Sanderson leads many of the services with his friend and co-leader Pippa Evans, who is also a stand-up comedian.
"We call ourselves hosts," he said. "We think of it like a host at a party, serving them and making them feel welcome."
The assembly is also hoping to offer church-like rituals for life's big events -- marriage, birth and death. "It's a shame conventional funerals aren't celebratory enough," said Sanderson.
"People who go to church are healthier, wealthier, live longer and are happier," he said. "One of the best things about church is that it is a safe place for everyone and appeals to people with families as well."
The phenomenon could tap into a growing group of nonbelievers in the United States.
According to Pew Research Center's Religion & Public Life Project, there has been an increase in the number of American adults who say they seldom attend religious services and those who do not identify with any religion at all.
About one-fifth of the public overall -- and a third of adults under age 30 -- is religiously unaffiliated as of 2012, according to Pew Research.
Fully a third of U.S. adults say they do not consider themselves a "religious person." And two-thirds of Americans -- affiliated and unaffiliated alike -- say religion is losing its influence in Americans' lives.
About 5 percent of all Americans say they do not believe in God or a universal spirit, but only about one quarter of these nonbelievers actually call themselves atheists.
One, Roy Speckhardt, who is executive director of the American Humanist Association, likes the idea of the Sunday Assembly, citing its "technology, entertainment and humor."
"It's not like what we have done before with weekly lectures and a gathering lunch afterwards," he told ABCNews.com.
"Our meetings are mostly academic and somewhat social. That's nice, but it's not quite the community atmosphere that you get in a modern church today. [The Sunday Assembly] has taken pages from of the book from the new churches in the Northwest top get their message across."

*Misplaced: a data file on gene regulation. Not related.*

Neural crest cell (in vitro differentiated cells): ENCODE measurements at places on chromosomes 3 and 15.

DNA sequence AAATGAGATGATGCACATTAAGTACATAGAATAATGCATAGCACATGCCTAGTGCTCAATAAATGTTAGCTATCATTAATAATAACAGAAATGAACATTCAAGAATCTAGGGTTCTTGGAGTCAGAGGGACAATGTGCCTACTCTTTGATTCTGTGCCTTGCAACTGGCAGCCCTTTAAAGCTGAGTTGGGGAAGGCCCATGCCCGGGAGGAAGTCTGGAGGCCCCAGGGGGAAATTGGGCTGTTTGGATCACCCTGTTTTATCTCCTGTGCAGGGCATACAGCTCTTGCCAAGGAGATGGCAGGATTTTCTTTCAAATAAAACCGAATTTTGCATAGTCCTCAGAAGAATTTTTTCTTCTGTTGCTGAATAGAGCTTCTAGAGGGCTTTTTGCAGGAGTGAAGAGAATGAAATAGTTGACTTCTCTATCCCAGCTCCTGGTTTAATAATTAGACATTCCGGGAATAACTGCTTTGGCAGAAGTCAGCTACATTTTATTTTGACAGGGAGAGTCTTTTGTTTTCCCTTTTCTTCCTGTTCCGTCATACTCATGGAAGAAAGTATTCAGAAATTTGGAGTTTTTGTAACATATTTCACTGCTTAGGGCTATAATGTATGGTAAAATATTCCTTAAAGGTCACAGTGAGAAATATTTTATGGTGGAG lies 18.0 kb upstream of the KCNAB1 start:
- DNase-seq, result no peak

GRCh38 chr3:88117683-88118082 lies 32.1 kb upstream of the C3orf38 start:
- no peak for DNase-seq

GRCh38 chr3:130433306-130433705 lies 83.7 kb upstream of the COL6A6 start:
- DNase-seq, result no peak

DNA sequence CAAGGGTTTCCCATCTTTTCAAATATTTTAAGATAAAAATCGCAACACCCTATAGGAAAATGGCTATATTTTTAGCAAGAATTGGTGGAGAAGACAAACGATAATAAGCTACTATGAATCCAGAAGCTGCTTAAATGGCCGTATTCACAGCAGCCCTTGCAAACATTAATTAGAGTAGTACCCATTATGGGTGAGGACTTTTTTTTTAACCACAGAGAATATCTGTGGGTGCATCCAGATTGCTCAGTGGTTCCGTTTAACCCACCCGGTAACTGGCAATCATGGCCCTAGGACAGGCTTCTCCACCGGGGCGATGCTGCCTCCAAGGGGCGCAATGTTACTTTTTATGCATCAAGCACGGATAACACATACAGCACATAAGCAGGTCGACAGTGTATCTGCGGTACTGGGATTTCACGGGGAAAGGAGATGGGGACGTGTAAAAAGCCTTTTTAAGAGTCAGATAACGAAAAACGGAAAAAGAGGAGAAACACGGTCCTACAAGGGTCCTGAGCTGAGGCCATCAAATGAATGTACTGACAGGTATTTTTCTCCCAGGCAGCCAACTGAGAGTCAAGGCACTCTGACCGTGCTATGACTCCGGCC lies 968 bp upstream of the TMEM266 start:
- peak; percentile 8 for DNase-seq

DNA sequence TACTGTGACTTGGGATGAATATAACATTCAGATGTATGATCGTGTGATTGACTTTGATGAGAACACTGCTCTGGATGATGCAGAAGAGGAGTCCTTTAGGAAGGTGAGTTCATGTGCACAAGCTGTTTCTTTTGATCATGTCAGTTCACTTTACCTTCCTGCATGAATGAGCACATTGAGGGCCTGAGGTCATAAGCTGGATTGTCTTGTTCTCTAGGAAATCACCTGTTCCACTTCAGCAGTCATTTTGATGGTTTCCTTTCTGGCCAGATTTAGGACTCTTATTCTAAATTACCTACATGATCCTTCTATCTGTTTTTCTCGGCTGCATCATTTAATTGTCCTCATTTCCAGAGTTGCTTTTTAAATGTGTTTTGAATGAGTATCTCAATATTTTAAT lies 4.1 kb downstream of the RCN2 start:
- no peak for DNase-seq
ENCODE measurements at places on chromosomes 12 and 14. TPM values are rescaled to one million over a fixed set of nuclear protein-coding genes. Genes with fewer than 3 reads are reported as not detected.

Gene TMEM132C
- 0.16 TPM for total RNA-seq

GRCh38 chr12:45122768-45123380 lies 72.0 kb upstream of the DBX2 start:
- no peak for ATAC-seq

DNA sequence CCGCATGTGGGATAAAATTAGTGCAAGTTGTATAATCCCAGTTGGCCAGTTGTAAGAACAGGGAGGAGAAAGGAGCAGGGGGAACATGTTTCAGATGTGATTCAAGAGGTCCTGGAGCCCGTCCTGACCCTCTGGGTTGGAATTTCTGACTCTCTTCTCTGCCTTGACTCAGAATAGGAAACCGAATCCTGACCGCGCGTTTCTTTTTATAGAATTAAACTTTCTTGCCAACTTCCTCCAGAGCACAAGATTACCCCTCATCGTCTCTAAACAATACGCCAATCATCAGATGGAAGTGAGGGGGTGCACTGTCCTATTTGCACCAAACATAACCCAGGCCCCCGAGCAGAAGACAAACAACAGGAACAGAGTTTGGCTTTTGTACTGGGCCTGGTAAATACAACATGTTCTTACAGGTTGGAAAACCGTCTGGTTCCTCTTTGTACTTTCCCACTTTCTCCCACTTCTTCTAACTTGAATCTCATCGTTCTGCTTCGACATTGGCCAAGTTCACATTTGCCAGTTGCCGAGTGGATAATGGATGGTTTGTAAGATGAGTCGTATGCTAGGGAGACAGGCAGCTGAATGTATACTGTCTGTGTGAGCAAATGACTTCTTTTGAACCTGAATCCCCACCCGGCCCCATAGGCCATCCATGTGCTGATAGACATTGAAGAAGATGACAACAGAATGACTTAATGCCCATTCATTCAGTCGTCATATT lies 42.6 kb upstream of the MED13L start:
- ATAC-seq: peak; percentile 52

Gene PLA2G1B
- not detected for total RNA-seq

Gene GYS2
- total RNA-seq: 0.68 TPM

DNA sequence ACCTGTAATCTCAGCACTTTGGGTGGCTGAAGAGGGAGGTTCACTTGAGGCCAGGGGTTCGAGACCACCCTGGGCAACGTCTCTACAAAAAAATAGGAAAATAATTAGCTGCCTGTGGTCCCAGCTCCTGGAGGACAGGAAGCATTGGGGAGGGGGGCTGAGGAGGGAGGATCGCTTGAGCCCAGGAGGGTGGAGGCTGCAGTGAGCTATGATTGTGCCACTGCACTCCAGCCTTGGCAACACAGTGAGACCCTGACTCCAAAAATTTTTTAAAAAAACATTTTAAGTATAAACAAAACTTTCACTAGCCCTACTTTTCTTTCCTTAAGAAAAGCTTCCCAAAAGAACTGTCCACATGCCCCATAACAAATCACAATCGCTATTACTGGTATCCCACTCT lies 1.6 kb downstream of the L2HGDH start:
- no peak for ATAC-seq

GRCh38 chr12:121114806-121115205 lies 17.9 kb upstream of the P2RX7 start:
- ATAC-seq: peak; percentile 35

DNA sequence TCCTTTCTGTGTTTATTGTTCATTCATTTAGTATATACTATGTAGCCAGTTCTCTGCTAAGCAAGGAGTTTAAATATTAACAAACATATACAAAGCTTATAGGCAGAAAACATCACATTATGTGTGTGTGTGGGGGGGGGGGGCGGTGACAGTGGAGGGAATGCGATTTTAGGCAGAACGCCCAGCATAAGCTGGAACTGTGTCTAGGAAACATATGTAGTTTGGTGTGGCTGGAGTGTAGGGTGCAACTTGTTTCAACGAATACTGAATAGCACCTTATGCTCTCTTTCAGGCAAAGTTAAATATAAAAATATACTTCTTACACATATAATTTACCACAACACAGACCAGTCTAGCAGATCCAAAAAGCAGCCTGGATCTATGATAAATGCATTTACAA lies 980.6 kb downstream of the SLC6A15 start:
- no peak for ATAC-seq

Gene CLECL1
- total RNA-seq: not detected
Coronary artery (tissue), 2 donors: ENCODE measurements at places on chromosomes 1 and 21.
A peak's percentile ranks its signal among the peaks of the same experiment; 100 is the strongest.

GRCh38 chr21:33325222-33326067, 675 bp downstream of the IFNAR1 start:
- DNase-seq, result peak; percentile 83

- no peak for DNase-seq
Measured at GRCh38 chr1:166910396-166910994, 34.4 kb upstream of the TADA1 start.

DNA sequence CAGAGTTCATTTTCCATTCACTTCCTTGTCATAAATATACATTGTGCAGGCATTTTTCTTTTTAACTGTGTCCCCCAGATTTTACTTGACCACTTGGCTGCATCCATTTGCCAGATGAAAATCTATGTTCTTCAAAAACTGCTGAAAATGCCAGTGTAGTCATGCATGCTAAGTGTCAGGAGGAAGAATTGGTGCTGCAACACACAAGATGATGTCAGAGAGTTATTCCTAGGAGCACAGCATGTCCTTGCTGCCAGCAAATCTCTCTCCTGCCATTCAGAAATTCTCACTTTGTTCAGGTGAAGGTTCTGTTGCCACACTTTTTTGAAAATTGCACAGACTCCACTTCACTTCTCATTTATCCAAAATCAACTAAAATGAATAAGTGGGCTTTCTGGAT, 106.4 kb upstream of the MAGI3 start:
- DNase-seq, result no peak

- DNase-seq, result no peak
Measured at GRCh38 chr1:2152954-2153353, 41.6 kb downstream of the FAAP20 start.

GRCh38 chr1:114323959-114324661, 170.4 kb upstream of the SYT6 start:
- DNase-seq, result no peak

"The megachurch environment is the highest level of entertainment and not just a weekly moment with your pastor -- it's much more structured than that. It's working in a big way in the UK and could definitely work here, too," he said of the Sunday Assembly.
The American Humanists do "good without a god," he said, and are an advocacy organization in science, politics and legal work.
Speckhardt agrees that the Sunday Assembly could tap into the large group of nonbelievers in the United States. But, he warns, "Atheists are a tough group to get together for a lot of reasons. … [They] have been burned by the religious environment and don't want to do church-like things."
But many nonbelievers "could come out of the woodwork later if a certain critical mass is reached," he said.
Speckhardt points to other Pew studies that show one third of Americans "connected to their faith" do not believe in God.
"They are ripe for this," he said. "If 1.5 Catholics are not sure there is a god, that's over 500,000 people. There is a mind-boggling potential."
Stand-Up Comedians Launch International Tour in Effort to Establish Atheist ‘Churches’ Worldwide
Two stand-up comedians that lead an atheist ‘church’ in the UK will be embarking on an international tour this month in an effort to establish atheist fellowships worldwide.
The “40 Dates and 40 Nights” roadshow will hit 22 locations around the globe, including in the United States, where events will take place in Chicago, Washington, D.C., San Francisco, Nashville, Atlanta and other major cities.
As previously reported, in January of this year, stand-up comedians Sanderson Jones and Pippa Evans organized a gathering, originally held at the Nave in Canonbury, called “Sunday Assembly.” As Jones is an atheist and Evans an agnostic, instead of having worship and prayer, the gathering features secular music performed by an in-house band and special speakers, such as authors and fellow comics.
“It’s part atheist church and part foot-stomping show,” Jones told reporters. “We just want people to feel encouraged and excited when they leave.”
Atheist Agenda Wants You to Turn Your Back on Christ